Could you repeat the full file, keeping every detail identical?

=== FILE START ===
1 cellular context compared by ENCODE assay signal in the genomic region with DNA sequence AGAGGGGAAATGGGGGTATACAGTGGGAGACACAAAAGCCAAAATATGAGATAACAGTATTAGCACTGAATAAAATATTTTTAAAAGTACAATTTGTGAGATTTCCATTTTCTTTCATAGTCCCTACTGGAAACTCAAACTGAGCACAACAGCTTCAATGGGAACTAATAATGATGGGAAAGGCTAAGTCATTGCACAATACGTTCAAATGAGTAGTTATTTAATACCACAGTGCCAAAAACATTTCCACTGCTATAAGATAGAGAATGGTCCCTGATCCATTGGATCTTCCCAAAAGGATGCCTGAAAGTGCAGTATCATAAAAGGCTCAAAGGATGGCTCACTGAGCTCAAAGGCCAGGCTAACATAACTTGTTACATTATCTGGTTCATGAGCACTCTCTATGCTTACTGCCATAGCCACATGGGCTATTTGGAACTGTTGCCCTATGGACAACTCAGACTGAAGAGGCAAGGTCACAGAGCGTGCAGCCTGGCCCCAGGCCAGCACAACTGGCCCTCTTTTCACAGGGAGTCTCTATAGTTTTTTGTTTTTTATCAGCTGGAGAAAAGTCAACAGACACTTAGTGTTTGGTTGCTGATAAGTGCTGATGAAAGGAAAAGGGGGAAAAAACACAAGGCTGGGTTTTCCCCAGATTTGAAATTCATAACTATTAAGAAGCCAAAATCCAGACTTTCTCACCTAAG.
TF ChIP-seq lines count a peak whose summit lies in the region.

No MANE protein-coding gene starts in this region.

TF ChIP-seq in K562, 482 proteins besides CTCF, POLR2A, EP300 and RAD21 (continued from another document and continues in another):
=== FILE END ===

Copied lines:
1 cellular context compared by ENCODE assay signal in the genomic region with DNA sequence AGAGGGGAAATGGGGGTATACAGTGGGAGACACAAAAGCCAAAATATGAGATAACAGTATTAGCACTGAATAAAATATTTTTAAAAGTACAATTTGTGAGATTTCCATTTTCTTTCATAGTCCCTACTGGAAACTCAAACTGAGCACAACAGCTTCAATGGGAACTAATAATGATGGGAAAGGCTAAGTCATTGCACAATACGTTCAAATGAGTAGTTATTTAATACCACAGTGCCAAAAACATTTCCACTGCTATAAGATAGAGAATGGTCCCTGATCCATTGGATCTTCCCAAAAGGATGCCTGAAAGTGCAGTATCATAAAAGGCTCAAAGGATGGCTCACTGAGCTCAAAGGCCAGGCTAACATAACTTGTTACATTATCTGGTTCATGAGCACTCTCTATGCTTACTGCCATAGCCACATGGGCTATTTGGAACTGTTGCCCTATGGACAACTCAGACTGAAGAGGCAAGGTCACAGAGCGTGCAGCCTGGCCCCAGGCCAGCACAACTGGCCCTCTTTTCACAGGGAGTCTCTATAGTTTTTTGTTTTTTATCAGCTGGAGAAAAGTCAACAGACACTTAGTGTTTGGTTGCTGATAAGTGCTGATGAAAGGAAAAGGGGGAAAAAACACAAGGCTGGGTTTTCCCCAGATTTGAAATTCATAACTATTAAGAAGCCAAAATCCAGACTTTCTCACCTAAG.
TF ChIP-seq lines count a peak whose summit lies in the region.

No MANE protein-coding gene starts in this region.

TF ChIP-seq in K562, 482 proteins besides CTCF, POLR2A, EP300 and RAD21 (continued from another document and continues in another):